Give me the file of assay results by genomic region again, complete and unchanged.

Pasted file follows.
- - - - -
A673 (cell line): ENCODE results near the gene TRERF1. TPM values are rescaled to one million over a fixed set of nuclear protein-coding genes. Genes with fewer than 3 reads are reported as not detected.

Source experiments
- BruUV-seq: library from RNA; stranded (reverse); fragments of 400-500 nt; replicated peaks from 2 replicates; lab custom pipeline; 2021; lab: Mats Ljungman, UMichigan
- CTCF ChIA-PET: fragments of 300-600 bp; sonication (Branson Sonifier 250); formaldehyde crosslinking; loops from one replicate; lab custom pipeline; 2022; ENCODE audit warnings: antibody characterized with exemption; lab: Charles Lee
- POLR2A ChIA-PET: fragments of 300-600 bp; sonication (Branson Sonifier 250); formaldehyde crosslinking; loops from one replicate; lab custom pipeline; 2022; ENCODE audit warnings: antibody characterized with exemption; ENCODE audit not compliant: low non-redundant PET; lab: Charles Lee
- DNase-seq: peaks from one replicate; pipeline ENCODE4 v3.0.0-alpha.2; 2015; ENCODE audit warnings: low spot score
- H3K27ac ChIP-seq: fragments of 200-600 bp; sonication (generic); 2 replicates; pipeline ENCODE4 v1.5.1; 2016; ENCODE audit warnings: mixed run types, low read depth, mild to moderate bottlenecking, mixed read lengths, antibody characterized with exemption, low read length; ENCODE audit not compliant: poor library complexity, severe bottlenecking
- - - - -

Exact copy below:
A673 (cell line): ENCODE results near the gene TRERF1. TPM values are rescaled to one million over a fixed set of nuclear protein-coding genes. Genes with fewer than 3 reads are reported as not detected.

Source experiments
- BruUV-seq: library from RNA; stranded (reverse); fragments of 400-500 nt; replicated peaks from 2 replicates; lab custom pipeline; 2021; lab: Mats Ljungman, UMichigan
- CTCF ChIA-PET: fragments of 300-600 bp; sonication (Branson Sonifier 250); formaldehyde crosslinking; loops from one replicate; lab custom pipeline; 2022; ENCODE audit warnings: antibody characterized with exemption; lab: Charles Lee
- POLR2A ChIA-PET: fragments of 300-600 bp; sonication (Branson Sonifier 250); formaldehyde crosslinking; loops from one replicate; lab custom pipeline; 2022; ENCODE audit warnings: antibody characterized with exemption; ENCODE audit not compliant: low non-redundant PET; lab: Charles Lee
- DNase-seq: peaks from one replicate; pipeline ENCODE4 v3.0.0-alpha.2; 2015; ENCODE audit warnings: low spot score
- H3K27ac ChIP-seq: fragments of 200-600 bp; sonication (generic); 2 replicates; pipeline ENCODE4 v1.5.1; 2016; ENCODE audit warnings: mixed run types, low read depth, mild to moderate bottlenecking, mixed read lengths, antibody characterized with exemption, low read length; ENCODE audit not compliant: poor library complexity, severe bottlenecking